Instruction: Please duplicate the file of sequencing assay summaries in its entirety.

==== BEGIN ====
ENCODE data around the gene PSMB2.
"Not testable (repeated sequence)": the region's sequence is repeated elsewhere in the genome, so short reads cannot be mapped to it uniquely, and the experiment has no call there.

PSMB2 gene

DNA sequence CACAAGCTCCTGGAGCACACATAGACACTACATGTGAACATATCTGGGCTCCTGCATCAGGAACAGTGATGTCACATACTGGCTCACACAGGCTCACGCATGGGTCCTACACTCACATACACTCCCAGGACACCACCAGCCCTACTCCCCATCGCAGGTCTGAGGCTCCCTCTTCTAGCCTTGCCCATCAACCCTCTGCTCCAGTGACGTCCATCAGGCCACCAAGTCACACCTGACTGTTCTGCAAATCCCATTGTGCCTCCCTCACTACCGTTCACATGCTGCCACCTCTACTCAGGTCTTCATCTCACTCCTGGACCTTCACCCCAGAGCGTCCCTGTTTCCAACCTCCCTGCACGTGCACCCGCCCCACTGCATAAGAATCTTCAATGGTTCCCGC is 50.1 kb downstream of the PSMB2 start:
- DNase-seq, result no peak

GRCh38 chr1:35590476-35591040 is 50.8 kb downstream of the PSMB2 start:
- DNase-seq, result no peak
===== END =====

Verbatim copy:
ENCODE data around the gene PSMB2.
"Not testable (repeated sequence)": the region's sequence is repeated elsewhere in the genome, so short reads cannot be mapped to it uniquely, and the experiment has no call there.

PSMB2 gene

DNA sequence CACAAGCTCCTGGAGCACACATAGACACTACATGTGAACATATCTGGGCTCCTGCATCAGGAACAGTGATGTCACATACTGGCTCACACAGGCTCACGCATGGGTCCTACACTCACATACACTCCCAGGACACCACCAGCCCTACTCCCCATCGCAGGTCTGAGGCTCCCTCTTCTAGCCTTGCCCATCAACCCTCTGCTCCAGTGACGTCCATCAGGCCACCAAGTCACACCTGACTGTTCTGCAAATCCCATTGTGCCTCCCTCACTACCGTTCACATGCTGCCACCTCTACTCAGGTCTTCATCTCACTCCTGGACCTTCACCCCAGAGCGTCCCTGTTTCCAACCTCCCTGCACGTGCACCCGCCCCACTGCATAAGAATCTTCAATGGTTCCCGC is 50.1 kb downstream of the PSMB2 start:
- DNase-seq, result no peak

GRCh38 chr1:35590476-35591040 is 50.8 kb downstream of the PSMB2 start:
- DNase-seq, result no peak